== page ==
Pennsylvania “Clean Slate” Law Leaves Some Questions Unanswered

Filed under: Criminal Law by Contributor @ August 16, 2018

On June 28, 2018, Pennsylvania Governor Tom Wolf signed the “Clean Slate” Bill into law. The “Clean Slate” law is intended to prevent arrests or convictions for minor crimes committed earlier in a person’s life from affecting opportunities for education, housing, and employment for years or even decades. Records sealed by the “Clean Slate” law will remain accessible to criminal justice agencies (police, prosecutors, courts) but are not to be visible to the public.

Under the “Clean Slate” law, records of any arrest or indictment that has not resulted in a conviction will automatically be sealed three years after the date of arrest where no proceedings seeking conviction remain. The law provides for automatic sealing of records of convictions of offenses that carry a statutory maximum penalty of two years or less if an offender has been free from arrest or prosecution for 10 years after the conviction, final release from confinement, or termination of supervision (whichever is latest) and has satisfied all court-ordered financial obligations. Conviction offenses subject to automatic sealing include Summary Offenses, Misdemeanor 3 (one year maximum), Misdemeanor 2 (two year maximum), and Ungraded Misdemeanors that carry a maximum penalty of two years or less. Note* Simple Assault is not subject to automatic sealing except where graded as an M3 Mutual Fight or Scuffle. Where these criteria are met, records will be automatically sealed without the offender having to file a petition.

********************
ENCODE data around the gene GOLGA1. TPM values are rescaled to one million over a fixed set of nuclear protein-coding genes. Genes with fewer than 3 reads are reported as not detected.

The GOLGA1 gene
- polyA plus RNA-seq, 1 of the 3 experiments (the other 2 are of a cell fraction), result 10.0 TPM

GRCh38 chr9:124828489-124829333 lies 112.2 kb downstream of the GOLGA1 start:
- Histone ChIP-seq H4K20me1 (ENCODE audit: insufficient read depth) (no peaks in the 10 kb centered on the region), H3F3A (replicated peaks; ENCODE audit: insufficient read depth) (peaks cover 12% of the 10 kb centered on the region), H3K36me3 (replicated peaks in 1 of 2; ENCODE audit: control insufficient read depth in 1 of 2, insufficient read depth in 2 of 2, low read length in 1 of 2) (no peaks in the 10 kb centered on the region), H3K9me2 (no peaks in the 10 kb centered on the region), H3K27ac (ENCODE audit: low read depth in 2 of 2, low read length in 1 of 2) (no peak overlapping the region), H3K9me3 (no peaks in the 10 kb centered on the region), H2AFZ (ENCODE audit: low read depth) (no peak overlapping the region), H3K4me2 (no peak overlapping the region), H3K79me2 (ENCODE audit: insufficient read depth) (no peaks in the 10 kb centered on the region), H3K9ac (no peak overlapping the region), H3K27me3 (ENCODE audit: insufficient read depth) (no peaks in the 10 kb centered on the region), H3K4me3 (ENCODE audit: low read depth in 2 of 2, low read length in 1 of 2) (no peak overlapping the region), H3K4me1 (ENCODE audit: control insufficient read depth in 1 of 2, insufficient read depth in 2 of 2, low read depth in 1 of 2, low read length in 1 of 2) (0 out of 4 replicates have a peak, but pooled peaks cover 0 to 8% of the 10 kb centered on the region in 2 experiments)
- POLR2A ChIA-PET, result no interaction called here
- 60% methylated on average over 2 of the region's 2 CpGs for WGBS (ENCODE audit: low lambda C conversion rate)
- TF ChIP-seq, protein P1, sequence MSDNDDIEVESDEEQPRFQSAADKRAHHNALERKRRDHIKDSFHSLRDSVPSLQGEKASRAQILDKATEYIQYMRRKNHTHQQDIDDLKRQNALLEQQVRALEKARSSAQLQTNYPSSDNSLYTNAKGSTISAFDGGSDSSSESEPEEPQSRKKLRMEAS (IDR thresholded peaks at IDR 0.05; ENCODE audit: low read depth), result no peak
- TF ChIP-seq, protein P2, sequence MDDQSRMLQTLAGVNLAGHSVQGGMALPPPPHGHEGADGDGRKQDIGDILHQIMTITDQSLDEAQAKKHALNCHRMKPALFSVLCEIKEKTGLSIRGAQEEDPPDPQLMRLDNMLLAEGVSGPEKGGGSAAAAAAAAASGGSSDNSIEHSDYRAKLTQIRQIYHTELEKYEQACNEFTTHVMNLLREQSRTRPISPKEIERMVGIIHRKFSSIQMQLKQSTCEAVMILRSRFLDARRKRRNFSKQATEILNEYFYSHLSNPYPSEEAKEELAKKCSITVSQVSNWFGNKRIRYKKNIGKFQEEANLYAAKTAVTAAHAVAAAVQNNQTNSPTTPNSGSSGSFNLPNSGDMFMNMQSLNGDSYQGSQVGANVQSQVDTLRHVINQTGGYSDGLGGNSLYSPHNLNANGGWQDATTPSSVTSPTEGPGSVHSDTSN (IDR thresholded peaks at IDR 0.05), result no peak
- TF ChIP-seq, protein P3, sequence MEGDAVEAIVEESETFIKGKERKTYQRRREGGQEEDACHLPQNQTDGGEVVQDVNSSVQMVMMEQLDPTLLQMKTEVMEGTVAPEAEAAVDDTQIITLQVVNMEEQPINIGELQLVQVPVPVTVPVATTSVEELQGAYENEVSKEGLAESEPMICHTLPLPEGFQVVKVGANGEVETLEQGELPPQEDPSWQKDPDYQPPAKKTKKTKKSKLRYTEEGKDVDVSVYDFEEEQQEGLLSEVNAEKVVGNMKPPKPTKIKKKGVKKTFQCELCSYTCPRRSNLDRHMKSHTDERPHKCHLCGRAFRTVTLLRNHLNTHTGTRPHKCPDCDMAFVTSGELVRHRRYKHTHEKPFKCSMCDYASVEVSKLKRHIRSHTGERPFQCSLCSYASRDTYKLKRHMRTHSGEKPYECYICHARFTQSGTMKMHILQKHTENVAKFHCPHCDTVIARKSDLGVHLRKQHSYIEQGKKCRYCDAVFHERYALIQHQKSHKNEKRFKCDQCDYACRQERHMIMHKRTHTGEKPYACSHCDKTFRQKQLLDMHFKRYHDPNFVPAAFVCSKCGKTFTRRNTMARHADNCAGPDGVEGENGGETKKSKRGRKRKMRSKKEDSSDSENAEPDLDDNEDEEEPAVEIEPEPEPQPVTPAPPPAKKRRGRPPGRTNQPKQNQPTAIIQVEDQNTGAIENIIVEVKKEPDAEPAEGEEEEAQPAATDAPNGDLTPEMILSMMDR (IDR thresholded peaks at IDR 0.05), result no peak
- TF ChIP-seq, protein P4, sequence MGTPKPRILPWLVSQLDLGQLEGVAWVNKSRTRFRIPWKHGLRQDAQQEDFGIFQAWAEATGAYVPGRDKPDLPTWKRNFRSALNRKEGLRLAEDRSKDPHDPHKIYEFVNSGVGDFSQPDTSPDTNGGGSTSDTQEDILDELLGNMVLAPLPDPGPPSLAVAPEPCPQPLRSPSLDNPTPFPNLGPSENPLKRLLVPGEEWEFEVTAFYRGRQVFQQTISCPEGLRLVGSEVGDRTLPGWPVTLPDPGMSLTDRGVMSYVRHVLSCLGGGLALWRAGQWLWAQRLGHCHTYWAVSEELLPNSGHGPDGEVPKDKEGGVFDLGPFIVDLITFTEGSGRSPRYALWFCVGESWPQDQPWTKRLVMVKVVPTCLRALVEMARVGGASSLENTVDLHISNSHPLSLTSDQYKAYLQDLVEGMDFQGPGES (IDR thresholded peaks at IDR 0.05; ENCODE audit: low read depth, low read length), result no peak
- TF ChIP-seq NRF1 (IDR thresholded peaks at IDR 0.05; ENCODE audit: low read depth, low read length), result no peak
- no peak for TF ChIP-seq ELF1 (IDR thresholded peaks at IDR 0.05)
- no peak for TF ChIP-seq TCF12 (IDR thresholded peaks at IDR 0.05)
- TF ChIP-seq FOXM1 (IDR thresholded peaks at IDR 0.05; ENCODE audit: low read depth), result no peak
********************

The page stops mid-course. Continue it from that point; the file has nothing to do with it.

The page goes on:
While it is clear the spirit of the “Clean Slate” law is to give people who have made a mistake a second chance by sealing certain criminal records from public view, the law does not directly address some important questions. Among those questions is how the law will apply retroactively. It appears the law is retroactive, but how far back will it reach? 10 years? 100 years? Another critical question that needs to be considered is whether the law’s prescribed procedures will ensure a truly comprehensive sealing of records. For example, will county prisons seal records/mug shots of past inmates? Additionally, it remains to be seen how reliable the process for automatic sealing – done primarily by computers rather than the Court – will be.  Practically speaking, will the system work?

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